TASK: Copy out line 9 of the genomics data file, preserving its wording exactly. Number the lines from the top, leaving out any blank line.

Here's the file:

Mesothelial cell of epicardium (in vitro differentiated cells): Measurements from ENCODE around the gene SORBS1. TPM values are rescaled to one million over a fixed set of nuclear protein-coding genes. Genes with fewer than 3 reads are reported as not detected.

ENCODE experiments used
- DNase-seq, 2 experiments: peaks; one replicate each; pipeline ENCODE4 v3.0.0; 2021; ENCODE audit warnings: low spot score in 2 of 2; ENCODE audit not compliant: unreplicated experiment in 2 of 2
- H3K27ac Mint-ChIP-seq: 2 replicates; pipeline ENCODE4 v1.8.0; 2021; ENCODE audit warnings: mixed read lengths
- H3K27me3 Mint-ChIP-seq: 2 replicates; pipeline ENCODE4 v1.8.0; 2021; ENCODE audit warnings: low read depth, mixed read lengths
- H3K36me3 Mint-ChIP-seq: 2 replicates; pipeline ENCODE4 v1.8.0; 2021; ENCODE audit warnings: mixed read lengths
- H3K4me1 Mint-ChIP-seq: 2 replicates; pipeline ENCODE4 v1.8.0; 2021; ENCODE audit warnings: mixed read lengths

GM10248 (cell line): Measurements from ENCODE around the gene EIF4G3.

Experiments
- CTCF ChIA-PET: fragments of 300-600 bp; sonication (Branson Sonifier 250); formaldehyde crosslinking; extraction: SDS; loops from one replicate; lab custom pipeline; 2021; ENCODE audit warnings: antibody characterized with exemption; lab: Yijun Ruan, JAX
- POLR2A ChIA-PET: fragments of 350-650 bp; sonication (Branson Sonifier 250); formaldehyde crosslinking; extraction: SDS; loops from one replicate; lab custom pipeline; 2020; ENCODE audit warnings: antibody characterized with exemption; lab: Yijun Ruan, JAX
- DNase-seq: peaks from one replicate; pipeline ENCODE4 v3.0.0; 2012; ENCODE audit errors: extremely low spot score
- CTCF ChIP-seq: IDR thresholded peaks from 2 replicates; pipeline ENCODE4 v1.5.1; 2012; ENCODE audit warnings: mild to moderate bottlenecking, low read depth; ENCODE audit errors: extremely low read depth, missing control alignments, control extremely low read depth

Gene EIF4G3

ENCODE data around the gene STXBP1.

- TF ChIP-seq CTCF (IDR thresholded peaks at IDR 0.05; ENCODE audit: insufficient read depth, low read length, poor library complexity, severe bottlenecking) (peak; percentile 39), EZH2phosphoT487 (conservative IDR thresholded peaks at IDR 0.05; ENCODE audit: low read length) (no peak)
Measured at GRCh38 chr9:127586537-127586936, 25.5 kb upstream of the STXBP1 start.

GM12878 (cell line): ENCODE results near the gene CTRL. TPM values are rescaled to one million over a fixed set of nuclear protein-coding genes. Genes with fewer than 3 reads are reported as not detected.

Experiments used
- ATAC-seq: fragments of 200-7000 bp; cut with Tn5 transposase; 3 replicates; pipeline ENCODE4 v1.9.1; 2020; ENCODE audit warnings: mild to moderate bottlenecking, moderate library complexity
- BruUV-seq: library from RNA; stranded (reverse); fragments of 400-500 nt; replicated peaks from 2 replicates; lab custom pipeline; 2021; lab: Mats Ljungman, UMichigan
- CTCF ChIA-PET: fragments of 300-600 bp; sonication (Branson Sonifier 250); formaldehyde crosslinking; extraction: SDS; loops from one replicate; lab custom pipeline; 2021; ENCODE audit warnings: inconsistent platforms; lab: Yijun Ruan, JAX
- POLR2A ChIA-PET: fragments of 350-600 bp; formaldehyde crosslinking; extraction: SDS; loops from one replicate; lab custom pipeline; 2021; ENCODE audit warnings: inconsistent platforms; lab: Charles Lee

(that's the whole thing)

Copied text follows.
Experiments